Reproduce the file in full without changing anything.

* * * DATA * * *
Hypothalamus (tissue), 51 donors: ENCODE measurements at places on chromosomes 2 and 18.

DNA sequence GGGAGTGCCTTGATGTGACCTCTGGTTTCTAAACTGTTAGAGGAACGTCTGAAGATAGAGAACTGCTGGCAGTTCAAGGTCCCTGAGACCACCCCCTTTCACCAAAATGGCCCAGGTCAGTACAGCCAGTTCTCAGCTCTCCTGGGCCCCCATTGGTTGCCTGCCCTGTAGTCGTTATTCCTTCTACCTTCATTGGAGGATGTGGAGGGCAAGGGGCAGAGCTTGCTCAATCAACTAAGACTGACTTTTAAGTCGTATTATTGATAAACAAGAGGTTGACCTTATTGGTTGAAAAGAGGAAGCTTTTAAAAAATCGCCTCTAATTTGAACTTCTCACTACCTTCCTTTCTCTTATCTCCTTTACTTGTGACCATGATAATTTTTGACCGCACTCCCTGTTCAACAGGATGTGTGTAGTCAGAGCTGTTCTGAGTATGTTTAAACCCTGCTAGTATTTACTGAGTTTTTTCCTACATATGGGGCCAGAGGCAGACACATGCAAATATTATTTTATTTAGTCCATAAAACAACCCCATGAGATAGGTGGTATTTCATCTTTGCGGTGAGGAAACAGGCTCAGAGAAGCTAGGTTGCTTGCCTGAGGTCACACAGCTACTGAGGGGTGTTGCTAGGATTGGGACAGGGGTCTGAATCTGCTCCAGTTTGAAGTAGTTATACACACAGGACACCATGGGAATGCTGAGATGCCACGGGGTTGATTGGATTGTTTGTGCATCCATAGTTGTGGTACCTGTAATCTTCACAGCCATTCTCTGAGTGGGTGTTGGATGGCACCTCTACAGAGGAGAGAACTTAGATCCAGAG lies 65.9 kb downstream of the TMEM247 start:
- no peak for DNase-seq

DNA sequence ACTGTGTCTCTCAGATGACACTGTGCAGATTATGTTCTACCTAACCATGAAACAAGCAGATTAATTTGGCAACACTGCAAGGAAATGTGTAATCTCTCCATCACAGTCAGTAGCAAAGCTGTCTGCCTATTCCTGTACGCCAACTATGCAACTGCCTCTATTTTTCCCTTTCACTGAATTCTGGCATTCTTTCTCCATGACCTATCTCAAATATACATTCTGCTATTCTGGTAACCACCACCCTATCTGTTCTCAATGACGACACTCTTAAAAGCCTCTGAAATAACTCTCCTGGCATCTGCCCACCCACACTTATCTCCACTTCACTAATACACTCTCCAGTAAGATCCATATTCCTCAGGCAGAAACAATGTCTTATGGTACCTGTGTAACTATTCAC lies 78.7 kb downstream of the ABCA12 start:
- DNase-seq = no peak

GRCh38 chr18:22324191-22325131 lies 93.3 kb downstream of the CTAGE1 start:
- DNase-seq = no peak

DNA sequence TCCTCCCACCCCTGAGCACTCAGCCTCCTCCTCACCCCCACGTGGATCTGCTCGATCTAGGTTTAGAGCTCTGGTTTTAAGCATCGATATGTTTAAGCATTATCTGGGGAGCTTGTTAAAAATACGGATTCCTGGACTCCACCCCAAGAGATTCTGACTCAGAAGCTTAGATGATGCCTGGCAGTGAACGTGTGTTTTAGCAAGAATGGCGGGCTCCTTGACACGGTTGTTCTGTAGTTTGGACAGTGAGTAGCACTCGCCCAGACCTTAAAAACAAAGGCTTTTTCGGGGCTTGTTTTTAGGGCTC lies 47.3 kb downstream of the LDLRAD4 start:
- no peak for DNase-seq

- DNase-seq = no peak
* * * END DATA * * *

Hypothalamus (tissue), 51 donors: ENCODE measurements at places on chromosomes 2 and 18.

DNA sequence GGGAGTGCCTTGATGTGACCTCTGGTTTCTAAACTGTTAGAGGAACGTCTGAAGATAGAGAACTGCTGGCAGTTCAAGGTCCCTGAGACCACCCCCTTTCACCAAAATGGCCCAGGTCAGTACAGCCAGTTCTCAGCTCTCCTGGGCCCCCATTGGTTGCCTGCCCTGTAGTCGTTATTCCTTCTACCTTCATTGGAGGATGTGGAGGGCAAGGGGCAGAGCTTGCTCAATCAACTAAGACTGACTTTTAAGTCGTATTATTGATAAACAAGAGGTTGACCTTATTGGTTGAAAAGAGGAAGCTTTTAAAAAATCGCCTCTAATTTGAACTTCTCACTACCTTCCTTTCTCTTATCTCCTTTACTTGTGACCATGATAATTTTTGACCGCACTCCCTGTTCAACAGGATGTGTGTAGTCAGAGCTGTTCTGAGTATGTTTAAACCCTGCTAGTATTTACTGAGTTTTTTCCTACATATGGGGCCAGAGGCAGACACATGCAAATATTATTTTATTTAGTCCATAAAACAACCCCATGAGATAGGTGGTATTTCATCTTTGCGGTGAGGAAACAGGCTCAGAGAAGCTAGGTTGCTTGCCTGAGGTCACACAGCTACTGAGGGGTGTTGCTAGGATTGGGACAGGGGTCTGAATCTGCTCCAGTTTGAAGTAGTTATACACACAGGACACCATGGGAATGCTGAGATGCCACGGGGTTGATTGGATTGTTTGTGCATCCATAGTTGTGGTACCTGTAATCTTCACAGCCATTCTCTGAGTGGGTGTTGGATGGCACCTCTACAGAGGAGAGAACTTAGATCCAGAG lies 65.9 kb downstream of the TMEM247 start:
- no peak for DNase-seq

DNA sequence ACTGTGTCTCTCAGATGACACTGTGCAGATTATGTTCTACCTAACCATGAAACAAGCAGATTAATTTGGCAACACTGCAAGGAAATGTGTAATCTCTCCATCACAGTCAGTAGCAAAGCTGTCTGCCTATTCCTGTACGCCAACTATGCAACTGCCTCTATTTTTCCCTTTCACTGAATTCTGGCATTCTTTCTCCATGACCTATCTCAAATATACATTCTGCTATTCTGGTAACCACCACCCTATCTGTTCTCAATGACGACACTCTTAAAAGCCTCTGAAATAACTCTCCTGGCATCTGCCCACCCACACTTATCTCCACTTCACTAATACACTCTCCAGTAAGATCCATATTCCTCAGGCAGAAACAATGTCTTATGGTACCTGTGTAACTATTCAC lies 78.7 kb downstream of the ABCA12 start:
- DNase-seq = no peak

GRCh38 chr18:22324191-22325131 lies 93.3 kb downstream of the CTAGE1 start:
- DNase-seq = no peak

DNA sequence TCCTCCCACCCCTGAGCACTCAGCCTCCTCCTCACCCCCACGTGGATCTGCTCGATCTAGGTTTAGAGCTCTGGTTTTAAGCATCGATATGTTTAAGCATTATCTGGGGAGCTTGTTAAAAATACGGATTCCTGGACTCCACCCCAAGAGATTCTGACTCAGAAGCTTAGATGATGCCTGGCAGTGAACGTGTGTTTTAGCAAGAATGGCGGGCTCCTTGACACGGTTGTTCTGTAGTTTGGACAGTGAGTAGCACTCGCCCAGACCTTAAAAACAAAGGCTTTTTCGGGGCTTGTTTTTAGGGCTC lies 47.3 kb downstream of the LDLRAD4 start:
- no peak for DNase-seq

- DNase-seq = no peak